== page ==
So at least one thing didn’t change in 2017: Project management still rocks.
by Cyndee Miller
It’s the era of the ultra-specialized niche expert.
Companies don’t just make beer. They brew limited batches of Belgian sour ale with tones of organic blueberry and almond.
Companies don’t just crank out mattresses. They create customized sleeping experiences. Yes, there’s the traditional innerspring model available in countless iterations of firmness. But perhaps you’d prefer a foam number neatly packed up in a box? No prob.
So it stands to reason the trend would follow through to careers. In theory, organizations would seek out project and program managers with super-specialized skills, someone steeped in agile or someone with a complete mastery of waterfall.
But organizations are realizing projects don’t fall neatly into one category in the real world. One project may demand waterfall in the upfront stages then switch into agile or hybrid.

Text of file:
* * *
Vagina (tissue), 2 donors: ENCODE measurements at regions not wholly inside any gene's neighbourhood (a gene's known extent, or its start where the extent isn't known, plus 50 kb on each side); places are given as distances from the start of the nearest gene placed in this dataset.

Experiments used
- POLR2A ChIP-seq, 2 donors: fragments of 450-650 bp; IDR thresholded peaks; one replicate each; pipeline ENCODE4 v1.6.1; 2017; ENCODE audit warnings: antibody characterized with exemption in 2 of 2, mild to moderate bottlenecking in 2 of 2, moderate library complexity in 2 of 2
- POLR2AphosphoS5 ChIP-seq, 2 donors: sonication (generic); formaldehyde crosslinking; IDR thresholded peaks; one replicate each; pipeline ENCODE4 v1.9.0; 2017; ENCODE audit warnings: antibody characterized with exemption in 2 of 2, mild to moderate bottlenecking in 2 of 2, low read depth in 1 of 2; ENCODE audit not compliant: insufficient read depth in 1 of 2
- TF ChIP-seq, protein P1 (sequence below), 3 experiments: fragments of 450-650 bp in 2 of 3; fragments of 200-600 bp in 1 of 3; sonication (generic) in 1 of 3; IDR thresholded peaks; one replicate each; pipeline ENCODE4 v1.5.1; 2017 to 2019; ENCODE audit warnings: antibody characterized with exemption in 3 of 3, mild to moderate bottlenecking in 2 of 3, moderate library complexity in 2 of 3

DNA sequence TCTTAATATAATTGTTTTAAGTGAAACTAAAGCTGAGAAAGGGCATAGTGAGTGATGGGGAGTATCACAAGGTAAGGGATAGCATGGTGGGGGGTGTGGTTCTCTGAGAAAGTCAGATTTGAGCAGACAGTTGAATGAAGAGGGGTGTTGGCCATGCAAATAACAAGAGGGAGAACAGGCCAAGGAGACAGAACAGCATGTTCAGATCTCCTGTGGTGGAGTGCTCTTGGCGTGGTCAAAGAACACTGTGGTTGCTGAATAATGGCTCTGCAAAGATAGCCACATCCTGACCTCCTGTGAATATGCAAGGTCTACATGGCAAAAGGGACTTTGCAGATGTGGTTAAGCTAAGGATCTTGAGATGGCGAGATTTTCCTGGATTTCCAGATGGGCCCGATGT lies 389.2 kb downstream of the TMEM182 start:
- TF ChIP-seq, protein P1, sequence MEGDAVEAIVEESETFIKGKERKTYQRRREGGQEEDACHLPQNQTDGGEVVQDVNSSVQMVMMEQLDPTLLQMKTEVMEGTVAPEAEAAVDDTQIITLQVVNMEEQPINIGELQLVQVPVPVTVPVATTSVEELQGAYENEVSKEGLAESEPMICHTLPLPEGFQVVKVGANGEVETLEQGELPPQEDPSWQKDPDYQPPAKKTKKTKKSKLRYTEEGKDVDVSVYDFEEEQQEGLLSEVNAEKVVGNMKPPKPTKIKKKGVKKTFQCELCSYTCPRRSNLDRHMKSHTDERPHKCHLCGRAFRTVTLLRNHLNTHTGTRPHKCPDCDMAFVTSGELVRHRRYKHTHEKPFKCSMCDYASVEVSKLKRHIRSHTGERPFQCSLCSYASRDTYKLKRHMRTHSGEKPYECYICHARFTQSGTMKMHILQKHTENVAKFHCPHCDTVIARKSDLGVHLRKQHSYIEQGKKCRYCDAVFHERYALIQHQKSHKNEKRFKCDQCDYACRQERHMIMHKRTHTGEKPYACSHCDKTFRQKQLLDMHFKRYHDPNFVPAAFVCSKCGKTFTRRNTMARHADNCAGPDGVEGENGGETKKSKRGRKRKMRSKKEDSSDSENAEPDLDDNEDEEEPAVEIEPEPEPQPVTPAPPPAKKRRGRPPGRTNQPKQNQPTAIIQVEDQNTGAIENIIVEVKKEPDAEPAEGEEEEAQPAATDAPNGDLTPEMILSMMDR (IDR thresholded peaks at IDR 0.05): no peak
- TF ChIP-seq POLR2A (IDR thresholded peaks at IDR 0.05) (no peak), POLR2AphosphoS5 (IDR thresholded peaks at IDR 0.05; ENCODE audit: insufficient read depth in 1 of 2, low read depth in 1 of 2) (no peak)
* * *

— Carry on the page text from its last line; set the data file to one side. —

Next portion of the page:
“Organizations are facing complex challenges and competing priorities,” Marivi Briz, PMI-ACP, PMP, global internet of things business development manager at Telefónica Chile, Santiago, Chile, told PMI’s Career Central. “They want project managers who aren’t just applying the same methodology to every project, but are able to build consensus around a particular approach and share a larger vision.”
Agile may get the buzz, but smart organizations know it all comes down to using what works.
“Executives care less about a pure agile or waterfall approach than they do about achieving results,” said Manuel Salero Coca, PMP, program manager director—Latin America, Huawei Technologies Co., Mexico City, Mexico. (Check out Mr. Coca’s comments in the 2018 Jobs Report in the January PM Network.)